The two-and-a-half-hour drive to school wasn’t much better. I tried keeping the mood light, chatting about stupid stuff and singing with the radio. Then Taylor Swift came on with a sappy song that made me feel like a boa constrictor was clenching my heart.
I tried reasoning with myself. Kids grow up. It’s a natural part of life. I always knew this day would come. It’s the ultimate goal of parenting. But every rational thought felt illogical. I’m her mom. From the moment that “plus sign” appeared on the little white stick, it’s been my job to take care of her. Something felt very unnatural - and just plain wrong – about leaving her.
Meanwhile, my husband was fine. Annoyingly fine. He wasn’t an emotional mess. He was calm, cool and collected.
The weekend flew by in a blur. We moved Emily into her dorm, helped her get settled, bought her books, went to church, grabbed some lunch and before we knew it, it was time to go. Hugs. Tears. Laughter. Pictures. Good-bye. I love you. See you soon.
“How many?” The waitress asked at the door.
“Four.” My heart lurched a little. At lunch, we were a party of five. By dinner, we were down to four.
Later that night, Curt and I sat in bed, reading. My phone buzzed.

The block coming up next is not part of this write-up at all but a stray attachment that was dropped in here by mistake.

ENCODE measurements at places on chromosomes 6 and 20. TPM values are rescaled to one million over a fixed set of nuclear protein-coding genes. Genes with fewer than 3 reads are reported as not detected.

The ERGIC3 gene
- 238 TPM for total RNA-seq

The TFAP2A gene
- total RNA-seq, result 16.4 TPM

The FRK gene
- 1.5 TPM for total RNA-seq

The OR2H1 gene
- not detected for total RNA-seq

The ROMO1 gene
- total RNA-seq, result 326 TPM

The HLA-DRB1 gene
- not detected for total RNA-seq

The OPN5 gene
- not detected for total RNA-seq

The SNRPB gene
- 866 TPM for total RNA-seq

You guys make it home?
Yep. I smiled as I texted her back. Just getting ready to go to bed. My phone buzzed again.
Okay, I wrote you and Dad a letter. It’s under the left side of my mattress at the top.
I flipped back my blanket, hopped out of bed and hustled into her empty room. There were no pillows or blankets on the bed. No clothes on the floor. Just a few knick-knacks on her dresser that didn’t make the cut to accompany her to college.
I reached under her mattress, found the letter and plopped onto her bed.
Dear Mom and Dad …
Over the next few minutes, I read Emily’s sweet words as she poured out her heart, specifically thanking us for everything we’d done over the past 18 years. Her letter was beautiful. it was obvious she had put a lot of thought into it. Clearly, this girl had her momma’s letter-writing skills.
Suddenly, the boa constrictor was back. This time it attacked with a vengeance. It grabbed at my throat, tightening its grip on the relentless lump growing inside.
But to my surprise, I didn’t cry.
Maybe it was because I had already drained my emotions over the weekend. Maybe the joy finally outweighed the tears. Whatever the reason, no doubt my husband would be glad his blubbering wife was finally getting off her emotional roller coaster.
I walked back to our room and handed Curt the letter. “From your daughter,” I said.
I snuggled under the covers and closed my eyes. I was ready to put the weekend behind me. Just as I drifted off, an abrupt noise came from the other side of the bed.
I looked over as Curt wiped his eyes. Thank goodness, I thought. I couldn’t help but smile.